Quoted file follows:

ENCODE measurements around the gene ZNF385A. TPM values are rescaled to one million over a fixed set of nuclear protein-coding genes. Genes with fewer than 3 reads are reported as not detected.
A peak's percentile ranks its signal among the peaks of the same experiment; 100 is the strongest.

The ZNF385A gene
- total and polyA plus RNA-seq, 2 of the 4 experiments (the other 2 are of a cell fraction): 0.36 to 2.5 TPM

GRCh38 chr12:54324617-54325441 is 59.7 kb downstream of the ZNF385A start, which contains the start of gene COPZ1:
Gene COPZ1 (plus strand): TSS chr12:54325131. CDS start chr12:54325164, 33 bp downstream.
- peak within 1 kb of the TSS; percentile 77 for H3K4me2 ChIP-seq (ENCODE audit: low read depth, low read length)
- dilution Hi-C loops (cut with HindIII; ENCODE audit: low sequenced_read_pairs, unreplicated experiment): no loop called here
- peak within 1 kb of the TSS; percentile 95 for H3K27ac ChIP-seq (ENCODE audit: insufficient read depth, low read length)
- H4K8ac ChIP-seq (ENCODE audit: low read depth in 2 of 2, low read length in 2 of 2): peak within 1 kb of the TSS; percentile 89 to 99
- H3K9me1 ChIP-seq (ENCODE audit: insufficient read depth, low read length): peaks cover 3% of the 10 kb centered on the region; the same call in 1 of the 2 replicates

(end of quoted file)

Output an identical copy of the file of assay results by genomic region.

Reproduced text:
ENCODE measurements around the gene ZNF385A. TPM values are rescaled to one million over a fixed set of nuclear protein-coding genes. Genes with fewer than 3 reads are reported as not detected.
A peak's percentile ranks its signal among the peaks of the same experiment; 100 is the strongest.

The ZNF385A gene
- total and polyA plus RNA-seq, 2 of the 4 experiments (the other 2 are of a cell fraction): 0.36 to 2.5 TPM

GRCh38 chr12:54324617-54325441 is 59.7 kb downstream of the ZNF385A start, which contains the start of gene COPZ1:
Gene COPZ1 (plus strand): TSS chr12:54325131. CDS start chr12:54325164, 33 bp downstream.
- peak within 1 kb of the TSS; percentile 77 for H3K4me2 ChIP-seq (ENCODE audit: low read depth, low read length)
- dilution Hi-C loops (cut with HindIII; ENCODE audit: low sequenced_read_pairs, unreplicated experiment): no loop called here
- peak within 1 kb of the TSS; percentile 95 for H3K27ac ChIP-seq (ENCODE audit: insufficient read depth, low read length)
- H4K8ac ChIP-seq (ENCODE audit: low read depth in 2 of 2, low read length in 2 of 2): peak within 1 kb of the TSS; percentile 89 to 99
- H3K9me1 ChIP-seq (ENCODE audit: insufficient read depth, low read length): peaks cover 3% of the 10 kb centered on the region; the same call in 1 of the 2 replicates